In 1982, Kilgore Fire Marshal Charlie Johnson and Longview Deputy Fire Marshal Harold Hardie attended a police interrogation course in College Station, Texas, sponsored by the Texas Engineering Extension Service, Police and Security Training Division. During this weeklong class, they had occasion to discuss the need for additional training and sharing of information in the Central East Texas area. Their discussion centered on the need for an organization promoting this goal. When they returned to their respective locations, they continued to visit with each other, trying to decide how to implement their thoughts and ideas.
For several weeks they had discussions with the fire prevention staffs of the two cities and decided to contact other full time investigators in the central area of East Texas. It was determined this area would consist of Gregg County and it’s surrounding other four counties; Rusk, Smith, Upshur and Harrison Counties.
At noon on April 16, 1983, an organizational meeting was held at the Holiday Inn in Longview. There were 13 representatives from Kilgore,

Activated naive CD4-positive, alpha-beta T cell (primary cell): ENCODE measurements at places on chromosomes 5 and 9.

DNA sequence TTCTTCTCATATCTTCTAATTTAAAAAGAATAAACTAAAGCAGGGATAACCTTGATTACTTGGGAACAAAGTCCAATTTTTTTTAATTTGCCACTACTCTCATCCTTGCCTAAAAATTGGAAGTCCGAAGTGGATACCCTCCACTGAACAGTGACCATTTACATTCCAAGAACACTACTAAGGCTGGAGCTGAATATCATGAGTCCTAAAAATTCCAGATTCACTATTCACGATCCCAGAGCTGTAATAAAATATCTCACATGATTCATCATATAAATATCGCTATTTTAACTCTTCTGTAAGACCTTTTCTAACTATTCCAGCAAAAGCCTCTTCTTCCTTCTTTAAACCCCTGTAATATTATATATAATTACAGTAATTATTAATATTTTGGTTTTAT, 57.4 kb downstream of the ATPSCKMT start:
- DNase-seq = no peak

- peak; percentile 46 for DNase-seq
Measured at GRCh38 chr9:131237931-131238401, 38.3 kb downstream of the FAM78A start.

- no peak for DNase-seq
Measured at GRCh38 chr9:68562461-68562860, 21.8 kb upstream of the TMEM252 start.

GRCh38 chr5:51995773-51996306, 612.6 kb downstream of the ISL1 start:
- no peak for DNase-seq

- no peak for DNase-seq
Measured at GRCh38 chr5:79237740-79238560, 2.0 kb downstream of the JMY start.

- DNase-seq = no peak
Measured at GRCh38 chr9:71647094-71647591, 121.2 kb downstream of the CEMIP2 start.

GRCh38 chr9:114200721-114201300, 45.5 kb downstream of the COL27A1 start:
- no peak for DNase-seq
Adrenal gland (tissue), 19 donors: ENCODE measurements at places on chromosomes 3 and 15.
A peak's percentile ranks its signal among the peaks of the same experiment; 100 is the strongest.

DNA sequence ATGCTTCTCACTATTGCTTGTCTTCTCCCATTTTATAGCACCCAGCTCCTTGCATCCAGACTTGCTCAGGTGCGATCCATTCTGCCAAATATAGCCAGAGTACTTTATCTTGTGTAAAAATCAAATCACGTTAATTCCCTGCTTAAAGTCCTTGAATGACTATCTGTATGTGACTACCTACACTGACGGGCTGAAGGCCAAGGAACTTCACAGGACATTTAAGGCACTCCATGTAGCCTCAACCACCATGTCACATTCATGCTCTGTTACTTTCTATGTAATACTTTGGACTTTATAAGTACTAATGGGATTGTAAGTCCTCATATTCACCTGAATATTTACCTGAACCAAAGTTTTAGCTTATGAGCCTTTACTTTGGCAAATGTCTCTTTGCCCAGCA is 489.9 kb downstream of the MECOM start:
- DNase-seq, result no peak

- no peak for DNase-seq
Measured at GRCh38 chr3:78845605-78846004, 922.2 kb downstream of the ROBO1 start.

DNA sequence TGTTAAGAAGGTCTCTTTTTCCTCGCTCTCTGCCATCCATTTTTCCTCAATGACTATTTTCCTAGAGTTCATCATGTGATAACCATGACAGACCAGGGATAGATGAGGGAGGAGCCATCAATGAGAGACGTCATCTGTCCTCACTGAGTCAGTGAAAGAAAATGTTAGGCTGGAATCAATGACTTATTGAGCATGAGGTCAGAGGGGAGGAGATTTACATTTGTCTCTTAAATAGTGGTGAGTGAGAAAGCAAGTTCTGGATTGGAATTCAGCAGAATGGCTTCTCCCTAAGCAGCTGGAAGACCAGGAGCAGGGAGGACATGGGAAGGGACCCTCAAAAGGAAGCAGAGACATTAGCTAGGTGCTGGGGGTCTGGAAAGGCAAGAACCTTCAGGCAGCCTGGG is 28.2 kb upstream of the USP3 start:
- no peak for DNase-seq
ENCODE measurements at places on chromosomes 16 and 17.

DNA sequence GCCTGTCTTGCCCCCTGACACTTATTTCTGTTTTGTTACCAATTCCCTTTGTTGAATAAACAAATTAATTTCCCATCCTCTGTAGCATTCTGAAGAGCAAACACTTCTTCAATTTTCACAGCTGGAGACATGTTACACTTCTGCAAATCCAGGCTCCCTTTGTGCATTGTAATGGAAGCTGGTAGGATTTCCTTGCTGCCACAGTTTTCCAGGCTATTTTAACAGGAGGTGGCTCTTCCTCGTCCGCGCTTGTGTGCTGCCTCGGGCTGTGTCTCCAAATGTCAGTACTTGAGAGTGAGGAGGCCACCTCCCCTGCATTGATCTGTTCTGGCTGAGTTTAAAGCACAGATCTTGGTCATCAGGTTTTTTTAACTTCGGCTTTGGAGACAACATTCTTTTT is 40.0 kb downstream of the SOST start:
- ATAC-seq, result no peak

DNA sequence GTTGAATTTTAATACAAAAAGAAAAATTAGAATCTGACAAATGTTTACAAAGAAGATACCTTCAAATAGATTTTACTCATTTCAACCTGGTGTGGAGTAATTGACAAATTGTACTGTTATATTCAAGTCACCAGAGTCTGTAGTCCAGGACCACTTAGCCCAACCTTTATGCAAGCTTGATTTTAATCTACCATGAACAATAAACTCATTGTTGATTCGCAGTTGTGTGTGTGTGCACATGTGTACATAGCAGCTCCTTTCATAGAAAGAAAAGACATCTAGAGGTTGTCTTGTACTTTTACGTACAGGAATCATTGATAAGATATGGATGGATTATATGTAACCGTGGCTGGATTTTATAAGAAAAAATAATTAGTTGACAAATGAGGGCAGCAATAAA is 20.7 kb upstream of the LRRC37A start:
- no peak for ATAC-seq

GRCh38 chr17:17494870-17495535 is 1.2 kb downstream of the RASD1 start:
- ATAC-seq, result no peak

Longview, Tyler, Marshall, and Henderson in attendance.
Kilgore Fire Marshal’s Office: Charlie Johnson, Dale McBride
Longview Fire Marshal’s Office: Harold Hardie, Bill Parrymore, David Burrows, Jesse Metcalf
Marshal Fire Department: Bill Elliott
Gilmer Fire Marshal’s Office: Jack Taylor
Longview Police Department: Ross Roseborough
Harrison County Fire Marshal’s Office: Mason Dement
Smith County Fire Marshal’s Office: Gene Childers
Gregg County District Attorney’s Office: Snow Bush
Rusk County Sheriff’s Office: Steve Newton
A charter was presented and adopted for the CENTRAL EAST TEXAS ARSON INVESTIGATOR’S ASSOCIATION. Charter officers elected were: Charlie Johnson, President; Harold Hardie, Vice-President; and David Burrows, Secretary-Treasurer.
The first official activity of the new association was to plan and conduct a training session, which took place in 1984. Dues were set at $12.00 per year and monthly meetings were established to be held on the second Saturday of each month. On these Saturdays, we would meet wherever we could get free use of a meeting place and we used our dues to buy bread, cold-cut sandwich meats, cheese, mayonnaise and mustard for lunch.